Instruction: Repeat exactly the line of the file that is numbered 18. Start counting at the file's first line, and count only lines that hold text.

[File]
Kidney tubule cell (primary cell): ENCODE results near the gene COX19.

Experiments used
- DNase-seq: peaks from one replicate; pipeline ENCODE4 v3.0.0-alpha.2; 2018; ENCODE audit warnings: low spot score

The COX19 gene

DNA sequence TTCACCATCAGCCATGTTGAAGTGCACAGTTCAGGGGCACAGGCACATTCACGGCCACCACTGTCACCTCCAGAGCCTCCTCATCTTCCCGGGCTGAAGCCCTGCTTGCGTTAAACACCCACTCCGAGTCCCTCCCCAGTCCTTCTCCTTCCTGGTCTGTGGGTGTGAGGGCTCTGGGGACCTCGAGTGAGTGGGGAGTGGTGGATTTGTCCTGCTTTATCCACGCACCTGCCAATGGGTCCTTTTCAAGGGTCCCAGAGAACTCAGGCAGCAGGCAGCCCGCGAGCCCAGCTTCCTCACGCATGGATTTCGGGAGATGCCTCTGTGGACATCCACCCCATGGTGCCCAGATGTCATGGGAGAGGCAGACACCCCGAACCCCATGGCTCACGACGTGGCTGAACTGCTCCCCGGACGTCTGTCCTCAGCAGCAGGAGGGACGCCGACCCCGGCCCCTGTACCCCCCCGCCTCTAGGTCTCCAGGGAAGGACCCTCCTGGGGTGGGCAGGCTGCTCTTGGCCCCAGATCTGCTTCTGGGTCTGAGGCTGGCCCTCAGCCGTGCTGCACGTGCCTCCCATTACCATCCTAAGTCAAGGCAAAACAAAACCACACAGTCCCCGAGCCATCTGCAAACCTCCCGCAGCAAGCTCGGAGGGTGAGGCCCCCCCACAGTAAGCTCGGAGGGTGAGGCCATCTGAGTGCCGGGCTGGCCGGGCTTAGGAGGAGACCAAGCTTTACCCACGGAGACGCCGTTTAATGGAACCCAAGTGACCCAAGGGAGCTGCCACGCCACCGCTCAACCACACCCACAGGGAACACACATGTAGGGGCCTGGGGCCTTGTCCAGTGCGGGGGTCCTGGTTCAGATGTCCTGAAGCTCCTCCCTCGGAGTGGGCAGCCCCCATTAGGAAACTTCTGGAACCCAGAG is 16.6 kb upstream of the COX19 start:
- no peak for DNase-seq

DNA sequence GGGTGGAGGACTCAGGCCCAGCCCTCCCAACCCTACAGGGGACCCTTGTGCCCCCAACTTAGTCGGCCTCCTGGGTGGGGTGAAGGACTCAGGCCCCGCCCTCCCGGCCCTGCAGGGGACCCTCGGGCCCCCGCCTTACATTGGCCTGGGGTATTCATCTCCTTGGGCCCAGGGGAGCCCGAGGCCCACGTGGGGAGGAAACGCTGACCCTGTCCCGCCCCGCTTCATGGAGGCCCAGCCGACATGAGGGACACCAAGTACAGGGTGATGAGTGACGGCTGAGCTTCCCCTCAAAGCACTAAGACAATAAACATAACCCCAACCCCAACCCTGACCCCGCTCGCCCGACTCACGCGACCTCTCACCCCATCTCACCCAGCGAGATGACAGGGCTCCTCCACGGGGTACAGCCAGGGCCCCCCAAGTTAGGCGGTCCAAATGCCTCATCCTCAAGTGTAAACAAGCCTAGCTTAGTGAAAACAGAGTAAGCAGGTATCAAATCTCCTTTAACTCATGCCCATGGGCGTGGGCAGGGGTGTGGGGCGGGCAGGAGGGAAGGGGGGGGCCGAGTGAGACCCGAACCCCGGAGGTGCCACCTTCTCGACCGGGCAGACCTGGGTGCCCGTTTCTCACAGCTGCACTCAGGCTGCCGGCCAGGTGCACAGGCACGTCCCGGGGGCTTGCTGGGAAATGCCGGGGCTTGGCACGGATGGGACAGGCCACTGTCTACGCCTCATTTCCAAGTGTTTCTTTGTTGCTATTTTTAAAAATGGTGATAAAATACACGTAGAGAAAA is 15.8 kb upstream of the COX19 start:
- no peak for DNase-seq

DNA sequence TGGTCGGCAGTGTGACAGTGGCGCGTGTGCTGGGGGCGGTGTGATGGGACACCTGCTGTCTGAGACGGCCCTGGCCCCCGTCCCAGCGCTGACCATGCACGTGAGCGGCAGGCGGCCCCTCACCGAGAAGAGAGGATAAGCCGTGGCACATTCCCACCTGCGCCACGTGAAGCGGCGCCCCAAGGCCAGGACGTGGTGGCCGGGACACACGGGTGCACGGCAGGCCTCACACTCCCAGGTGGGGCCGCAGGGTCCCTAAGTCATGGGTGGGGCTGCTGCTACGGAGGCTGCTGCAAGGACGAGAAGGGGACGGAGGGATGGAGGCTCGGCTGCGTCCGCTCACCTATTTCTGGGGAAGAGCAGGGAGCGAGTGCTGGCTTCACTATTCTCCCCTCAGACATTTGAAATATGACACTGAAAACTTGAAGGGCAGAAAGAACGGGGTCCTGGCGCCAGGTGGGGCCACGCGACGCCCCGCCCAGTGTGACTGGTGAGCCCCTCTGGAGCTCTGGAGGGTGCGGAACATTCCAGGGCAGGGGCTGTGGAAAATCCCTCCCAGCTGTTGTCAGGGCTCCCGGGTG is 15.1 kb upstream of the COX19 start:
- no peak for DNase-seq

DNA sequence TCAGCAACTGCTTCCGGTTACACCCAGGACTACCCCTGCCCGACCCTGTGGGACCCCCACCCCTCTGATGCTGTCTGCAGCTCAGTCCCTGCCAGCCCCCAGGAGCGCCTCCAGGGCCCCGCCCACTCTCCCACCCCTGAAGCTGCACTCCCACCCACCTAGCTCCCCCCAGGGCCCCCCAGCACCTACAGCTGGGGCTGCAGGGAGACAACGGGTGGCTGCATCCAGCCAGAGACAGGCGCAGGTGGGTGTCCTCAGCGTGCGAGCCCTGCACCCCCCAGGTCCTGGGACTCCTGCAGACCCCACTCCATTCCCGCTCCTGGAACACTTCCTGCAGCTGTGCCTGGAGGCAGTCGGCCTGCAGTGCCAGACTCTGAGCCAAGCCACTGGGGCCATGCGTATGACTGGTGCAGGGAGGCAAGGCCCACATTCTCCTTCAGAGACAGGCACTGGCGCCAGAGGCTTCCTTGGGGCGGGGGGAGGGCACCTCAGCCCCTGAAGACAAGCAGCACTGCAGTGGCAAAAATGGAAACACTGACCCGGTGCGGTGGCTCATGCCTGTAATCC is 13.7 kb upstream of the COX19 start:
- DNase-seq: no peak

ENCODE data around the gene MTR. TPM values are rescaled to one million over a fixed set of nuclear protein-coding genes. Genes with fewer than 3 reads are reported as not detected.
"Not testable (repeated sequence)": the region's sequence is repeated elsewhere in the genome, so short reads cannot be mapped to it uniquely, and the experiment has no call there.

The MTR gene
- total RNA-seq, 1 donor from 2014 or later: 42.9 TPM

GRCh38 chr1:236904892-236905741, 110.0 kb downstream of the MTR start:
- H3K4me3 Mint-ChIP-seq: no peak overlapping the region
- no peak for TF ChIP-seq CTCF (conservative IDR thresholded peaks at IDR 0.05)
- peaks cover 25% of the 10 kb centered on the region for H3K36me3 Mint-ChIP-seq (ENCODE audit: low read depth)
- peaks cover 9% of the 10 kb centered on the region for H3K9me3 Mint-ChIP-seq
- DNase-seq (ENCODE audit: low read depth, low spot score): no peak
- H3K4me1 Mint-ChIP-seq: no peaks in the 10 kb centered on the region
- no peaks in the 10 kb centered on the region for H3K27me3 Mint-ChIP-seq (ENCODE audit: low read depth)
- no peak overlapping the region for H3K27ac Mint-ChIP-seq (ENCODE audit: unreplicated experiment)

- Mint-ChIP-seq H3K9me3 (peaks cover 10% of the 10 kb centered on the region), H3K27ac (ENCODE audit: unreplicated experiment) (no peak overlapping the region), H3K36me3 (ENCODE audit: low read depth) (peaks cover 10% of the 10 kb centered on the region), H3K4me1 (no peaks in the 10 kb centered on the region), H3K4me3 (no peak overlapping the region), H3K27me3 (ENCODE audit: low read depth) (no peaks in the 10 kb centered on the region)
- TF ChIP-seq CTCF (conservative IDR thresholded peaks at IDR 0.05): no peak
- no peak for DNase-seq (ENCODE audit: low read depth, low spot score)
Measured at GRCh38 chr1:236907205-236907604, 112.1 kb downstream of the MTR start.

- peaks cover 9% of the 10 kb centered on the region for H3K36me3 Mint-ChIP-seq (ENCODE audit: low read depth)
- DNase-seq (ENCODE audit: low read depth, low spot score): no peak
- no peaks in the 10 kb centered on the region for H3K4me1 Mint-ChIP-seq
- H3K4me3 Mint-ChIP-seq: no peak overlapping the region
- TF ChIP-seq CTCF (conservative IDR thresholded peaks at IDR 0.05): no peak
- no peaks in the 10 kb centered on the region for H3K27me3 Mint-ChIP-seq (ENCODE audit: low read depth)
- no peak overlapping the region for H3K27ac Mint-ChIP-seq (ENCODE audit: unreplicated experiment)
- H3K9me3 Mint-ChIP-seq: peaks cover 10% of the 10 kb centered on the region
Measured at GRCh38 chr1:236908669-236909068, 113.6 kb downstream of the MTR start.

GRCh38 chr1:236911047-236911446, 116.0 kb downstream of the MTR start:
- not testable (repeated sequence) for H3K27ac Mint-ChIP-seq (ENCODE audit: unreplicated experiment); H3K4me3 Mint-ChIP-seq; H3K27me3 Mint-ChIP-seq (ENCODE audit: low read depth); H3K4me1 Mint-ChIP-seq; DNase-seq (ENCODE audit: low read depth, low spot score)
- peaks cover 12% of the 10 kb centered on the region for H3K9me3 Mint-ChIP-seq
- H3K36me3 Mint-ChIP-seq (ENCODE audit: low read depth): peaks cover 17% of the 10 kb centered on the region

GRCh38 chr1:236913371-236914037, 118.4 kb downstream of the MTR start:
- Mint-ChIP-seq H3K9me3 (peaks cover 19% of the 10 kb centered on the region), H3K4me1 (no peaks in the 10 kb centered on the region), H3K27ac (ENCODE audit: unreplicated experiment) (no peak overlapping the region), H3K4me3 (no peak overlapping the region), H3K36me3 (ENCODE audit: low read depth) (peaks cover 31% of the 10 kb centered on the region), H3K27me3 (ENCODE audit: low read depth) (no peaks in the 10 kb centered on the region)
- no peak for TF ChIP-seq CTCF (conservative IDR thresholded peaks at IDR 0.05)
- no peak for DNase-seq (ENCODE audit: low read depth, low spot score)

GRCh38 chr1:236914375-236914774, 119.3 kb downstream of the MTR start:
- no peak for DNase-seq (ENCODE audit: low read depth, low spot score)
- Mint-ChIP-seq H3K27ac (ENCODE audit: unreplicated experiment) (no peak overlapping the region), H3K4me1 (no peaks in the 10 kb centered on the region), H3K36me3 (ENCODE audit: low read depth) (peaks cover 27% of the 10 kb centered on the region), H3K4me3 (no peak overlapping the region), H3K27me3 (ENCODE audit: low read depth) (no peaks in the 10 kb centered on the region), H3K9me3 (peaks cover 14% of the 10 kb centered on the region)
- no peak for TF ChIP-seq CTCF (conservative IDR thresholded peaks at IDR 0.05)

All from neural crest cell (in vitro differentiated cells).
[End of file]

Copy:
- H3K4me3 Mint-ChIP-seq: no peak overlapping the region